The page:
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How can I prevent shoulder pain when squatting

+2 votes

When I squat my shoulders are notably sore. Sometime the pain is nor more than an ache but lately the pains has become sever enought to begin to effect my squatting.


I've tried using a rolled up towel but this doesn't really hlep much. I really son't want to buy one of the 'squat pads' (I'd be laughed out of the gym).


What can I try to help alleviate the pain?

asked Nov 8, 2012 in Diet & Nutrition by Kal Rookie (200 points)  
0% Accept Rate

edited Nov 12, 2012 by RobConnor
  
Have you tried using a wider grip on the bar? I know people advise against this but I've found that a narrower grip hurts my shoulders. Maybe that's your problem?

I agree with the post by Ryan Law & Rob Conner, you should widen your grip when doing squats with the bar. I suggest you also include exercises to strengthen your rotator cuff and surrounding muscles in your warm up routine. Do some medial and lateral rotation exercises and internal and external rotation exercises in your warm up. These exercise help strengthen the underlying muscles that maintain the stability and integrity of the shoulder joint.
You will find examples of these below.

eg.https://goo.gl/images/X9nGJn,
https://goo.gl/images/nCkTF4

2 Answers

+2 votes
It's likely that what you're experiencing is rotator cuff pain. The rotator cuff is a band of small (and very vulnerable) muscles that facilitate the rotating movement of the shoulder, and holding a barbell behind your shoulders is a very easy way to put the rotator cuff into its end range of motion. Spike is on the same wavelength here, as an easy way to reduce the load on the cuff is to widen your grip - the closer your hands are to your shoulders, the more stress you place on the rotator cuff, likely worsening your symptoms.
 
It's important to be proactive, because unattended rotator cuff issues can become extremely serious, and require corrective surgery. Thankfully, if you catch it early, simple warmup exercises performed before squatting and benching can strengthen the muscles to the point of preventing injury. This slightly old school diagram illustrates the most effective exercises for targeting the rotator cuff, so regularly performing these with low levels of resistance should (hopefully) clear your shoulder pain right up.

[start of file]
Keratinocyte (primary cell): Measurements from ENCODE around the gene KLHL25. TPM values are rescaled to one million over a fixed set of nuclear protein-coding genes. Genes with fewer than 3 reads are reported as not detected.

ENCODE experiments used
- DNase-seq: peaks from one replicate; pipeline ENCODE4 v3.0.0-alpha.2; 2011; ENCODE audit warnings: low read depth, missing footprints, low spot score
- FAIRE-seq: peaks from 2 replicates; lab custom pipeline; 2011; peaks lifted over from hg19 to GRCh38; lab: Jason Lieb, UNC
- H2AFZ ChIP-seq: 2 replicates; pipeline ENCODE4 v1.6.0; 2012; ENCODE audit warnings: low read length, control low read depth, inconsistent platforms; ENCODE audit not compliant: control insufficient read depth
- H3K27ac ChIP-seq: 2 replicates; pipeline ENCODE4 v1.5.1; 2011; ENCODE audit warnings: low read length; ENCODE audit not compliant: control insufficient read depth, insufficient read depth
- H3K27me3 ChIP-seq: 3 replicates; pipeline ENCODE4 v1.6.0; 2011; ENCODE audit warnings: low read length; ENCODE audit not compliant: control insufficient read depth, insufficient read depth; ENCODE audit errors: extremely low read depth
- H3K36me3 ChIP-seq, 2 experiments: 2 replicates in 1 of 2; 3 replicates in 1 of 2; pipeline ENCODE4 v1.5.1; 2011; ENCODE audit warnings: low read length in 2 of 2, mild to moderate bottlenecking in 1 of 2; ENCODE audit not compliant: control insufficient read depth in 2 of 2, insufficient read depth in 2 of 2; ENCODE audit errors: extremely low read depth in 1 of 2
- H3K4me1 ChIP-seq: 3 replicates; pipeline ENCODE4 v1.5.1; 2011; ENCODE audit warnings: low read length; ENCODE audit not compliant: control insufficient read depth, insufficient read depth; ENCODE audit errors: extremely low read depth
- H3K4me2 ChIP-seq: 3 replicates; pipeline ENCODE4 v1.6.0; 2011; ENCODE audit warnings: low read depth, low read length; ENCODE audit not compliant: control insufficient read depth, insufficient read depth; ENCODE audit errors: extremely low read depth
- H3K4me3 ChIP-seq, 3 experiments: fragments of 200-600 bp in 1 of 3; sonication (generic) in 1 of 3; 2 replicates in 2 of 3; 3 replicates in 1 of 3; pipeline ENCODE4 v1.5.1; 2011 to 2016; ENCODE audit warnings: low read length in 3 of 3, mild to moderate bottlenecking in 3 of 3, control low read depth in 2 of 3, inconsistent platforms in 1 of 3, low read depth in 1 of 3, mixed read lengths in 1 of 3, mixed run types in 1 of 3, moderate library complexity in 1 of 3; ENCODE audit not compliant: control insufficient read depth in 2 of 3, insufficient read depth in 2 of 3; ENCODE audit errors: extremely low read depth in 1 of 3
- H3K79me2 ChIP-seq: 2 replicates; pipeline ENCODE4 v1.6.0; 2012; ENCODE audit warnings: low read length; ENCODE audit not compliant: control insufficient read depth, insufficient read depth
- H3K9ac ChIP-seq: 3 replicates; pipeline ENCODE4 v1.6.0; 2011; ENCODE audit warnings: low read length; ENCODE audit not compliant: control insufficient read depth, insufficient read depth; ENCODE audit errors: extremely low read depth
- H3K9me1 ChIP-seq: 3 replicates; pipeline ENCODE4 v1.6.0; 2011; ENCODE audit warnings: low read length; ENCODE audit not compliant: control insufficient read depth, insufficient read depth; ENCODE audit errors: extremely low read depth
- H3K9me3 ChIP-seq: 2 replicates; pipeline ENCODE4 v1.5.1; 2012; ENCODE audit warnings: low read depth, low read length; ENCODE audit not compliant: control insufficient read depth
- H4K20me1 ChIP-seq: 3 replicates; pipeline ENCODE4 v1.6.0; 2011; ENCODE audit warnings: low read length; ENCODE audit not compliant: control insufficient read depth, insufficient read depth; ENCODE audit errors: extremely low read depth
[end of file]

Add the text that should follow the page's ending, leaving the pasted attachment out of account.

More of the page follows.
If you choose to squat with a wider grip, just be careful that isn't too wide - you don't want the bar slipping down your shoulders and causing serious damage. If you think the trade-off between alleviating pain and risking the bar security is worthwhile than give it a go - but hopefully some consistent warm-up should solve everything!
answered Nov 15, 2012 by RyanLaw Iron Addict (1,280 points)  
edited Nov 26, 2012 by RobConnor
0 votes

I think The squat may be the king of all lower body exercises, but if you’ve ever squatted heavy, you know that it’s extremely taxing on the upper body too. So taxing, in fact, that many people experience shoulder pain during squats at one point or another.Pain kills force production, so it’s nearly impossible to perform at your best when something hurts. And it’s rarely something that will go away on its own, so you’ve got to be proactive if you want to get rid of the pain

I suggest you improving thoracic spine (upper back) positioning
Improving scapulohumeral (shoulder blade and arm bone) motion

 

answered Dec 27, 2017 by edqarpp  
edited Dec 27, 2017 by RobConnor
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